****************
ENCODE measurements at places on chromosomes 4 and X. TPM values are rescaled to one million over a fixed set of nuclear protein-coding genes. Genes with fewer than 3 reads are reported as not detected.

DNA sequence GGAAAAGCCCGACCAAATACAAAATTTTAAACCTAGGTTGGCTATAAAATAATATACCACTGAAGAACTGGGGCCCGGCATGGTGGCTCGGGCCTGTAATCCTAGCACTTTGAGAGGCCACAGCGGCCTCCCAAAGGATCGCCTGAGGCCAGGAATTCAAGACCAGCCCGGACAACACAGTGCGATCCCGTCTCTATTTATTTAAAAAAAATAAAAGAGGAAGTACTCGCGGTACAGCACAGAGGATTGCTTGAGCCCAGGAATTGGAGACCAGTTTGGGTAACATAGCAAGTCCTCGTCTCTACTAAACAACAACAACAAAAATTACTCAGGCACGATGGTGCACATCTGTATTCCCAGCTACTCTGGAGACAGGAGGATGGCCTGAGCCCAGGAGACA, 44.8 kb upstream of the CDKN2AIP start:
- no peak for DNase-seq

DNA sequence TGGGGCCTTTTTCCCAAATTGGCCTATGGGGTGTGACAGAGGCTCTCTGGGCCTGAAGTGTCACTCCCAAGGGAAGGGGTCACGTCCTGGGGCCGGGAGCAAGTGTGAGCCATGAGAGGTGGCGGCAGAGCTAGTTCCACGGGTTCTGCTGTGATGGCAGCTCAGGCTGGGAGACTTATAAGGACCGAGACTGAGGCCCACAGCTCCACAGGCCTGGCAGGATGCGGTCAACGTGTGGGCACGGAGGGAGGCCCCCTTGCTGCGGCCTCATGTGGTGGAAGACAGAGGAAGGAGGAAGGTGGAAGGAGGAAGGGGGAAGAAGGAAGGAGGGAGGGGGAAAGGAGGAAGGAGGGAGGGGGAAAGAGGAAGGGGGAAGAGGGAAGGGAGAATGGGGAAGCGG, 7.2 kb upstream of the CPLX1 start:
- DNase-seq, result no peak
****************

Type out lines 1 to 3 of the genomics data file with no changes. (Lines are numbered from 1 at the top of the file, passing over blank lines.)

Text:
ENCODE measurements at places on chromosomes 4 and X. TPM values are rescaled to one million over a fixed set of nuclear protein-coding genes. Genes with fewer than 3 reads are reported as not detected.

DNA sequence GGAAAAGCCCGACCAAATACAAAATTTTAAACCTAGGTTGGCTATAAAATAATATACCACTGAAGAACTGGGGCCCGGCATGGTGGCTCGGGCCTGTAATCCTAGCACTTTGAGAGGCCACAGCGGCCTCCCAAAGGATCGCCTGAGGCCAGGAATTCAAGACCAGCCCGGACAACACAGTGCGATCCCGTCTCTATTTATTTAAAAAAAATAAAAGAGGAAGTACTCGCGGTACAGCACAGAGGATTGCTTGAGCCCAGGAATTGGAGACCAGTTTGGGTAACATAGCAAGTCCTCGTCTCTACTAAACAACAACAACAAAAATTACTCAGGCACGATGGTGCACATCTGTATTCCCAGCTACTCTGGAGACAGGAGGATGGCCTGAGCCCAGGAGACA, 44.8 kb upstream of the CDKN2AIP start:
- no peak for DNase-seq